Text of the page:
Chinese journal of cancer

Clinicopathologic characteristics and therapeutic responses of Chinese patients with non-small cell lung cancer who harbor an anaplastic lymphoma kinase rearrangement.

PMID 26253541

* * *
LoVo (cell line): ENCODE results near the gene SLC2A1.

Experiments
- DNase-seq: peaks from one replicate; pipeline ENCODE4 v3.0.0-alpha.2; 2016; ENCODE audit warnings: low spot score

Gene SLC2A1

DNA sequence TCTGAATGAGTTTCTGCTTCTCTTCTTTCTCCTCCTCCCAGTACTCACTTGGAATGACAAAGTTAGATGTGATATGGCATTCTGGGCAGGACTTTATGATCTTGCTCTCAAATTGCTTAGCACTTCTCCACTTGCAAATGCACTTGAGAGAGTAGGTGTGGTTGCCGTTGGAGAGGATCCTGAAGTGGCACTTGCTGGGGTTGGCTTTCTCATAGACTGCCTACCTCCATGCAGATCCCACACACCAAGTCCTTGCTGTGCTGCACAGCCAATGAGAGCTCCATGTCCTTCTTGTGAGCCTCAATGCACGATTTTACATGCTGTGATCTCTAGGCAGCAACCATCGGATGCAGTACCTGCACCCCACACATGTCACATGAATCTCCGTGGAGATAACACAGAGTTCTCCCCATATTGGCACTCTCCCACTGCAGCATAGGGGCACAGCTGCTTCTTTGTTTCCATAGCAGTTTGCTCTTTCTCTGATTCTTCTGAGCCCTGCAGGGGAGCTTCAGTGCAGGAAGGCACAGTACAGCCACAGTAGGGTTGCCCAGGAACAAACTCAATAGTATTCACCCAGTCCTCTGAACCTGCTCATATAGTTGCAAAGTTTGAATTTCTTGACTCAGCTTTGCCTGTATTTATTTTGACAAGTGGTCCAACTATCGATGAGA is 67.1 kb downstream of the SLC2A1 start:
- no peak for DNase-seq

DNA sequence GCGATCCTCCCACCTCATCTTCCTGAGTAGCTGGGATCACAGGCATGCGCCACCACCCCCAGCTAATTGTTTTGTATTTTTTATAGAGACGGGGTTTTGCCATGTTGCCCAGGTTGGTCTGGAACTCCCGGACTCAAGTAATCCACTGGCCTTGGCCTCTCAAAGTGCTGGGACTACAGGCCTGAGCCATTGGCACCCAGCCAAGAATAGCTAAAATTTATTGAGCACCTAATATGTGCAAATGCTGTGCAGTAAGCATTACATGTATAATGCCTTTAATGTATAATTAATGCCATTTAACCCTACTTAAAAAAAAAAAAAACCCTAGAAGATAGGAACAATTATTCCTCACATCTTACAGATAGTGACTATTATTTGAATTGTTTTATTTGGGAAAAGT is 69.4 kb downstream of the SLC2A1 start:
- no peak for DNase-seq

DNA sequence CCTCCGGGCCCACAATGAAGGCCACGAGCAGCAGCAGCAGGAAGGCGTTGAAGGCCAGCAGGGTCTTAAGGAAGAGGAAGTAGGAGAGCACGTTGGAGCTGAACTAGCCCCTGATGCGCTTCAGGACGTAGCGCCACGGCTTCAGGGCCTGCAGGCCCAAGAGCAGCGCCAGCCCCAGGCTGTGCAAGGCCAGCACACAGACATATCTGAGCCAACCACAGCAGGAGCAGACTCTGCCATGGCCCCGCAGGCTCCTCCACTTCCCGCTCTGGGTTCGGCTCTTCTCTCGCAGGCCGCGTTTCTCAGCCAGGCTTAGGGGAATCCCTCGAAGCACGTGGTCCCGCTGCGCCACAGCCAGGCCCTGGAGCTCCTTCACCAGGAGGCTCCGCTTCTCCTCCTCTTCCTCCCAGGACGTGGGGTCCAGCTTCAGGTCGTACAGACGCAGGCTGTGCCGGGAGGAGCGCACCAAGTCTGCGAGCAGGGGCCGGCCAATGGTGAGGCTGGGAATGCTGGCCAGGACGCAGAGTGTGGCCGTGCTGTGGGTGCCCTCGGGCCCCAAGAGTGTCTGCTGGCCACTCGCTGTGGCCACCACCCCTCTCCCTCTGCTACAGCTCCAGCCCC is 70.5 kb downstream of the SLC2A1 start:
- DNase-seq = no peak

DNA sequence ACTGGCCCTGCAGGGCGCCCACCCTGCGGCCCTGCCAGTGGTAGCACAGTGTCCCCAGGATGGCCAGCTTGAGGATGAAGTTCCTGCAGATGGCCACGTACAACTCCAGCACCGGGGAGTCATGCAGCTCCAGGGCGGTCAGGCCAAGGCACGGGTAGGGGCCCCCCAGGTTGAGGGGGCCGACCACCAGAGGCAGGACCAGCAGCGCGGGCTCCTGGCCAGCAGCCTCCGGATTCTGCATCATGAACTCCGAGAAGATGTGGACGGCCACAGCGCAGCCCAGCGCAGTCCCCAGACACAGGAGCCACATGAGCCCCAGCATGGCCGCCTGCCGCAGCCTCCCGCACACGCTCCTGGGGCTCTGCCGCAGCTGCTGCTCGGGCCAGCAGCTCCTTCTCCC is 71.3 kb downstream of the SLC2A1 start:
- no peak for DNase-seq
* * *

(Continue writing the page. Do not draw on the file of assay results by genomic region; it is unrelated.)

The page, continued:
The rearrangement of the anaplastic lymphoma kinase (ALK) gene accounts for approximately 1%-6% of lung adenocarcinoma cases and defines a molecular subgroup of tumors characterized by clinical sensitivity to ALK inhibitors such as crizotinib. This study aimed to identify the relationship between ALK rearrangement and the clinicopathologic characteristics of non-small cell lung cancer (NSCLC) and to analyze the therapeutic responses of crizotinib and conventional chemotherapy to ALK rearrangement in NSCLC patients. A total of 487 lung cancer patients who underwent testing for ALK rearrangement in our department were included in this study. ALK rearrangement was examined by using fluorescence in situ hybridization (FISH) assay. Among the 487 patients, 44 (9.0%) were diagnosed with ALK rearrangement by using FISH assay. In 123 patients with adenocarcinoma who were non-smokers and of a young age (≤ 58 years old), the frequency of ALK rearrangement was 20.3% (25/123). Short overall survival (OS) was associated with non-adenocarcinoma tumor type (P = 0.006), poorly differentiated tumors (P = 0.001), advanced-stage tumors (P < 0.001), smoking history (P = 0.008), and wild-type epidermal growth factor receptor (EGFR) (P = 0.008). Moreover, patients with poorly differentiated and advanced-stage tumors had a shorter time to cancer progression compared with those with well differentiated (P = 0.023) and early-stage tumors (P = 0.001), respectively. ALK-rearranged NSCLC tends to occur in younger individuals who are either non-smokers or light smokers with adenocarcinoma. Patients with ALK rearrangement might benefit from ALK inhibitor therapy.

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